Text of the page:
Not only did mortgage rates not snowball out of control, they actually declined, according to the weekly Primary Mortgage Market Survey. This marks the first week rates have decreased since Oct. 31.
This week, according to the Primary Mortgage Market Survey, rates increased. The upward climb marks the second consecutive week rates have gone up.
According to the weekly Primary Mortgage Market Survey, those of you who took advantage of the low rates last week did so at the right time. This week, rates moved higher for the first time in three weeks.
Happy Halloween! While you’re likely to get frightened by all the ghosts and goblins running around today, mortgage rates this week will surely make you scream!
Mortgage rates have three options: rise, drop or remain the same. After a few weeks of inching upward/remaining unchanged, rates took a dive this week – not just any dive, either.
Economists predicted that a government default would cause interest rates to rise because it would hurt the creditworthiness of the United States and increase the treasury’s cost of borrowing money. Since the interest rates on consumer loans are tied to the treasury rate, a default would cause all interest rates to rise, including mortgages.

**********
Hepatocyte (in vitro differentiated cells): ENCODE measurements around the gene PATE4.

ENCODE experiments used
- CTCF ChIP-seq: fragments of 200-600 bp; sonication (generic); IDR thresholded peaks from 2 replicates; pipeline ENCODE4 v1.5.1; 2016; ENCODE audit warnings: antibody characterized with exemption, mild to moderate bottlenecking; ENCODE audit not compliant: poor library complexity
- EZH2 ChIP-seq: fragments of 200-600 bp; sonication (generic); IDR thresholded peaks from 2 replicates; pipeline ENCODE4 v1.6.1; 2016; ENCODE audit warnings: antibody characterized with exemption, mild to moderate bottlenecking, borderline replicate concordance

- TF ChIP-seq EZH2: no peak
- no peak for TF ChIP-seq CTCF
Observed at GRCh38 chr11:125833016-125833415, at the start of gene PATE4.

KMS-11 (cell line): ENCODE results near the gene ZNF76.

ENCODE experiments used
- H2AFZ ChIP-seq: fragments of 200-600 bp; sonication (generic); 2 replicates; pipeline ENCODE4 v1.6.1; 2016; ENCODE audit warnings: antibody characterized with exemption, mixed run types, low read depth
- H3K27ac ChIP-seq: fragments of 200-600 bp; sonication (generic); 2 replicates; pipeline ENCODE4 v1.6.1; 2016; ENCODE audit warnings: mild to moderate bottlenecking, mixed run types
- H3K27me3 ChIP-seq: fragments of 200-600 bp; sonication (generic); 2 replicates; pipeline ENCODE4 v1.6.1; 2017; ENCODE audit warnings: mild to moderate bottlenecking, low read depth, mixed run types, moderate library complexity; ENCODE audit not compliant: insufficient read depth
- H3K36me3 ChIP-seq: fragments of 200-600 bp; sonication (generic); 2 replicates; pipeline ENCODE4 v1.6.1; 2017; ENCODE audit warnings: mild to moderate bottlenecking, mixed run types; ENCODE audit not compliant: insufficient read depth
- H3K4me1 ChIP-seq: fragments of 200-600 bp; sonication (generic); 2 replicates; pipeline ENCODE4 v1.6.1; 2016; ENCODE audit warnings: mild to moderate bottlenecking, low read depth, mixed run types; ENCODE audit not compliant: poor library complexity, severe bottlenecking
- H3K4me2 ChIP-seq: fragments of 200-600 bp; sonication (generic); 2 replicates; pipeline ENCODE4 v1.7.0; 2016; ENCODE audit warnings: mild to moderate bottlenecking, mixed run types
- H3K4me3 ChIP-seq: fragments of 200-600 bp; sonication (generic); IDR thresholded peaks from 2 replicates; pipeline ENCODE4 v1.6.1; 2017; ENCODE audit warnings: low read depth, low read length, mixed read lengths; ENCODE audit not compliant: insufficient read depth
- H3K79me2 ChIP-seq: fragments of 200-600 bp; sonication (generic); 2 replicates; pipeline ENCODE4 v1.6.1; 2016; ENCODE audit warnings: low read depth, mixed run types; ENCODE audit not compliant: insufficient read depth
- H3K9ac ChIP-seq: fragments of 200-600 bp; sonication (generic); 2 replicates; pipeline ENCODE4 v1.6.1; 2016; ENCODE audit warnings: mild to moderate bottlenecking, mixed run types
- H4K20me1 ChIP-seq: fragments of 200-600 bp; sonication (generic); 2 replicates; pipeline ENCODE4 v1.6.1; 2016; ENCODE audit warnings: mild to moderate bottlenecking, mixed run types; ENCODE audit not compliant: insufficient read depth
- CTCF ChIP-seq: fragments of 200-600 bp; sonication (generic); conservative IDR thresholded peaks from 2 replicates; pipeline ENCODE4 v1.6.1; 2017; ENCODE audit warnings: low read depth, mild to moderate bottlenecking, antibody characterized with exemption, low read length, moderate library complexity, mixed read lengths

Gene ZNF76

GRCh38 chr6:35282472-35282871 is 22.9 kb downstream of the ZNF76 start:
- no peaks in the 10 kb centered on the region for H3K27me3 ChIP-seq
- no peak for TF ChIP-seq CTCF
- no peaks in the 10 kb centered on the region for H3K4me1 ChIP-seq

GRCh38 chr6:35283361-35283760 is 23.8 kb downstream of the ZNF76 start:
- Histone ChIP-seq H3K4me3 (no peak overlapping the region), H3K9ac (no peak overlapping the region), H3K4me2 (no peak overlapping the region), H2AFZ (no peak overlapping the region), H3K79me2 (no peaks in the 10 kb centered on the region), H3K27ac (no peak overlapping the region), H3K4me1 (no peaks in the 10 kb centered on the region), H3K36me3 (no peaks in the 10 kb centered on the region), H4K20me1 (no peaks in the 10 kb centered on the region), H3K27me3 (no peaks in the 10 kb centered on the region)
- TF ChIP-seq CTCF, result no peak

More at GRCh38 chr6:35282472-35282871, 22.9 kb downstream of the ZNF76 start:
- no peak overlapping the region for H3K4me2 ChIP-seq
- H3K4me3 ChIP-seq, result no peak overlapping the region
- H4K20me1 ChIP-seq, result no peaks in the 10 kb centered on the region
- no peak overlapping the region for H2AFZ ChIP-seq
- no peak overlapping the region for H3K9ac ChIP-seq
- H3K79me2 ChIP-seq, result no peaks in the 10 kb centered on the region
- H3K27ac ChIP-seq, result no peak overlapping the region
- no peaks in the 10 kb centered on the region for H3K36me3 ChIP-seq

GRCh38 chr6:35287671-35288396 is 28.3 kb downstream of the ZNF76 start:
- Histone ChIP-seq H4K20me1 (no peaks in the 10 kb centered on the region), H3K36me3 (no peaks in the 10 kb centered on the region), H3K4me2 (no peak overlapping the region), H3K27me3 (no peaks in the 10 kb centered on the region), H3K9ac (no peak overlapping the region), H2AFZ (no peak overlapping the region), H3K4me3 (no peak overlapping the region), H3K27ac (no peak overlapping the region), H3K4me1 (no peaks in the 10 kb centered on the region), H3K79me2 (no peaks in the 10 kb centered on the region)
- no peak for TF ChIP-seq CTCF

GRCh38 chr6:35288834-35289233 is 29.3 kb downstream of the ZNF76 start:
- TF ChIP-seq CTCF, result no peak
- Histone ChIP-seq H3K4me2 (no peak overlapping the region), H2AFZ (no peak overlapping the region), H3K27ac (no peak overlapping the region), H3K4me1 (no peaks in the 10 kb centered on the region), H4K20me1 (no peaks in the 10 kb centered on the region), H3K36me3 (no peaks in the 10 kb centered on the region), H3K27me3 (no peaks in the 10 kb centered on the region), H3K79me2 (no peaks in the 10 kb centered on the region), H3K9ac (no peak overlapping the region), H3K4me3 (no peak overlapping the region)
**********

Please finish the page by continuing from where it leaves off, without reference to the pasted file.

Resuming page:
Mortgage rates can only drop so much before they begin to rise. Last week, fixed mortgage rates inched upward according to the Primary Mortgage Market Survey for the first time since the beginning of the month. That trend continued this week as rates again rose slightly.
While the weather can flip flop daily during the fall, mortgage rates can sometimes do the same. However, this wasn’t one of those weeks. In fact, there was barely even a change in mortgage rates.
The mortgage market is one area that potentially stands to lose heavily if the shutdown continues, but it’s been holding its own so far. Rates have actually dipped a bit because stocks have been so volatile that investors are looking to the safer MBS market.
It’s been a long time since rates have been this low. In fact, the last time 30-year fixed-rate mortgages were this low, the MLB season wasn’t even halfway over. To be exact, the last time 30-year fixed rates were this low was the week ending June 20, 2013.